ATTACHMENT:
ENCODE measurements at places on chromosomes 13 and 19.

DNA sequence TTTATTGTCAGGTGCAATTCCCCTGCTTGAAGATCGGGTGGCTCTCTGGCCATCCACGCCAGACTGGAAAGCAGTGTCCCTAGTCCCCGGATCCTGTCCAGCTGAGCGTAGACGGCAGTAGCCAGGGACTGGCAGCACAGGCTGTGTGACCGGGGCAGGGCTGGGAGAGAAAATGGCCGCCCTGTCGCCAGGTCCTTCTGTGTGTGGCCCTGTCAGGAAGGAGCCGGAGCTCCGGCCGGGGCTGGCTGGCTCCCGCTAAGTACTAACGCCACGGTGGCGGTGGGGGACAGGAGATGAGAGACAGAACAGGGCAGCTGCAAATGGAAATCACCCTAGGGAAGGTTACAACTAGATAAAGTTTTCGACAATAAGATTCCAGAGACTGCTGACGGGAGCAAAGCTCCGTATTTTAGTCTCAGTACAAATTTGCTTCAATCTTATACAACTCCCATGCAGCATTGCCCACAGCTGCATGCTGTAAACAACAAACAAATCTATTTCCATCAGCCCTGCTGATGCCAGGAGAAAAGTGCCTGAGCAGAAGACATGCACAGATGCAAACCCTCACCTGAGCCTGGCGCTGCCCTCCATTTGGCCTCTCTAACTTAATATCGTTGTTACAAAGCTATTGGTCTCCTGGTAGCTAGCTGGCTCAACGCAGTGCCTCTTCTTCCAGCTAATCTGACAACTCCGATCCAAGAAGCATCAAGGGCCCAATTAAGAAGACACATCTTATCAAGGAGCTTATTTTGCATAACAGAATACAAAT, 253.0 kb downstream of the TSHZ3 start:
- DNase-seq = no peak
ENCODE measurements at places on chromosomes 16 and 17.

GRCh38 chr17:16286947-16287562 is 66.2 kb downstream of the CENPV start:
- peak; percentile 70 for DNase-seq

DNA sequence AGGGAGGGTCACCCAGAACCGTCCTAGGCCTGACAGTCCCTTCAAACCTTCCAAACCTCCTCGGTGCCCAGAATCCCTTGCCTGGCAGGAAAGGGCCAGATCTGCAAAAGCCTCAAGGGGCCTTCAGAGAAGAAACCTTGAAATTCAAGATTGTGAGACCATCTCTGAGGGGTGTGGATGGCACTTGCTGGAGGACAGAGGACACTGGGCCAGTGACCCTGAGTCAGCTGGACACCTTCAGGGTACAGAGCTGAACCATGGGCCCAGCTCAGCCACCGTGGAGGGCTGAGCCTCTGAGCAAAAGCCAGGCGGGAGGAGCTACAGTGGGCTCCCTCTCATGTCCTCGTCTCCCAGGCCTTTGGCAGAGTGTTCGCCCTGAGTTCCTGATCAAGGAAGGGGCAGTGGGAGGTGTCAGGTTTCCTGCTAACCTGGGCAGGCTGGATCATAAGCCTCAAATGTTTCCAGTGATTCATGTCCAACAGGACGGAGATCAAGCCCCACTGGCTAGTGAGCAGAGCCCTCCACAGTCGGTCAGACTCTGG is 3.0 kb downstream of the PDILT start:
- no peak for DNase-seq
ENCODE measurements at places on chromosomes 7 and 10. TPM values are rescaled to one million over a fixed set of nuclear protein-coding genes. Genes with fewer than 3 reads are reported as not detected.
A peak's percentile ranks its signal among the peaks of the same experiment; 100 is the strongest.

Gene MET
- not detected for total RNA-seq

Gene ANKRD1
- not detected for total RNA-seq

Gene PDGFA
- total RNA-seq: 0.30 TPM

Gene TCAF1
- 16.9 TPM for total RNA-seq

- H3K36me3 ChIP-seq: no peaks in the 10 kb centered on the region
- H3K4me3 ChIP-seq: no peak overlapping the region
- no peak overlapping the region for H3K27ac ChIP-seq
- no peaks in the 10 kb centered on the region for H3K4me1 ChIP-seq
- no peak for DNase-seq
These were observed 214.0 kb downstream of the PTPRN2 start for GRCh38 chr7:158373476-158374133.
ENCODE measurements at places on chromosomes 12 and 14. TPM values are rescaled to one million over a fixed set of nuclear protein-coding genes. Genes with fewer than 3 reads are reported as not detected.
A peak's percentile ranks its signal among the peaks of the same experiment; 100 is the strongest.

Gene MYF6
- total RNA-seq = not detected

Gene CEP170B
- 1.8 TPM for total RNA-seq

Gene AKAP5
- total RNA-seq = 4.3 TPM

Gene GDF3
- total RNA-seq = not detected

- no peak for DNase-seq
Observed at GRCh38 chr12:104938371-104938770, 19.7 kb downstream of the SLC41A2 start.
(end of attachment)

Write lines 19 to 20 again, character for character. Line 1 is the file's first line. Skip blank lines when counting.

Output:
- H3K36me3 ChIP-seq: no peaks in the 10 kb centered on the region
- H3K4me3 ChIP-seq: no peak overlapping the region